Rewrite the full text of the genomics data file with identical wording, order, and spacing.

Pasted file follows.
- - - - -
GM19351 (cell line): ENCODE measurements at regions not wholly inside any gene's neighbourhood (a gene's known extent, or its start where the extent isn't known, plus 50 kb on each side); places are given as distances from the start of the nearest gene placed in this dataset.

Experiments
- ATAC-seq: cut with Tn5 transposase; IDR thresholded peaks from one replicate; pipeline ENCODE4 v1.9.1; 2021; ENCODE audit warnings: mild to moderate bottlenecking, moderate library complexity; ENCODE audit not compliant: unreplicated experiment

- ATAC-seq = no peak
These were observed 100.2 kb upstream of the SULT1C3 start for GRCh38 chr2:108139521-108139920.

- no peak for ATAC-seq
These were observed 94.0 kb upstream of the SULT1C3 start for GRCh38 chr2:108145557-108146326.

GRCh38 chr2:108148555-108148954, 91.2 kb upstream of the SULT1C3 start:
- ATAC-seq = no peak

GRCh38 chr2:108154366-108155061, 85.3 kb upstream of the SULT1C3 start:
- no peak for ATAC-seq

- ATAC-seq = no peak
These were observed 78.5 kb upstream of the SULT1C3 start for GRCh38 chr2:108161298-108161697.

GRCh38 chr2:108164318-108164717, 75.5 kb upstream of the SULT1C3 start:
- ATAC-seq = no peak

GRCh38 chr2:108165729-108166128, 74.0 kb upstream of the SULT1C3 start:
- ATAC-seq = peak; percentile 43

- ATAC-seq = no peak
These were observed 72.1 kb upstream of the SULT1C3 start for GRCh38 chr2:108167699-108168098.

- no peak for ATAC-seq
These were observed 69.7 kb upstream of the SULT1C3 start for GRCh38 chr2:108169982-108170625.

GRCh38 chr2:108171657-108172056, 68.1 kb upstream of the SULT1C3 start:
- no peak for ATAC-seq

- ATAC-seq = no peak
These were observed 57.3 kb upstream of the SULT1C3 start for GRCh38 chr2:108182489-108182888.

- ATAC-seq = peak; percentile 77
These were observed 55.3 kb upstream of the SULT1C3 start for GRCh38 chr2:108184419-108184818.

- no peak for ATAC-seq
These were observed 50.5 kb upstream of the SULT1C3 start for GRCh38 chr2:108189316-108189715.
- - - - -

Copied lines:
GM19351 (cell line): ENCODE measurements at regions not wholly inside any gene's neighbourhood (a gene's known extent, or its start where the extent isn't known, plus 50 kb on each side); places are given as distances from the start of the nearest gene placed in this dataset.

Experiments
- ATAC-seq: cut with Tn5 transposase; IDR thresholded peaks from one replicate; pipeline ENCODE4 v1.9.1; 2021; ENCODE audit warnings: mild to moderate bottlenecking, moderate library complexity; ENCODE audit not compliant: unreplicated experiment

- ATAC-seq = no peak
These were observed 100.2 kb upstream of the SULT1C3 start for GRCh38 chr2:108139521-108139920.

- no peak for ATAC-seq
These were observed 94.0 kb upstream of the SULT1C3 start for GRCh38 chr2:108145557-108146326.

GRCh38 chr2:108148555-108148954, 91.2 kb upstream of the SULT1C3 start:
- ATAC-seq = no peak

GRCh38 chr2:108154366-108155061, 85.3 kb upstream of the SULT1C3 start:
- no peak for ATAC-seq

- ATAC-seq = no peak
These were observed 78.5 kb upstream of the SULT1C3 start for GRCh38 chr2:108161298-108161697.

GRCh38 chr2:108164318-108164717, 75.5 kb upstream of the SULT1C3 start:
- ATAC-seq = no peak

GRCh38 chr2:108165729-108166128, 74.0 kb upstream of the SULT1C3 start:
- ATAC-seq = peak; percentile 43

- ATAC-seq = no peak
These were observed 72.1 kb upstream of the SULT1C3 start for GRCh38 chr2:108167699-108168098.

- no peak for ATAC-seq
These were observed 69.7 kb upstream of the SULT1C3 start for GRCh38 chr2:108169982-108170625.

GRCh38 chr2:108171657-108172056, 68.1 kb upstream of the SULT1C3 start:
- no peak for ATAC-seq

- ATAC-seq = no peak
These were observed 57.3 kb upstream of the SULT1C3 start for GRCh38 chr2:108182489-108182888.

- ATAC-seq = peak; percentile 77
These were observed 55.3 kb upstream of the SULT1C3 start for GRCh38 chr2:108184419-108184818.

- no peak for ATAC-seq
These were observed 50.5 kb upstream of the SULT1C3 start for GRCh38 chr2:108189316-108189715.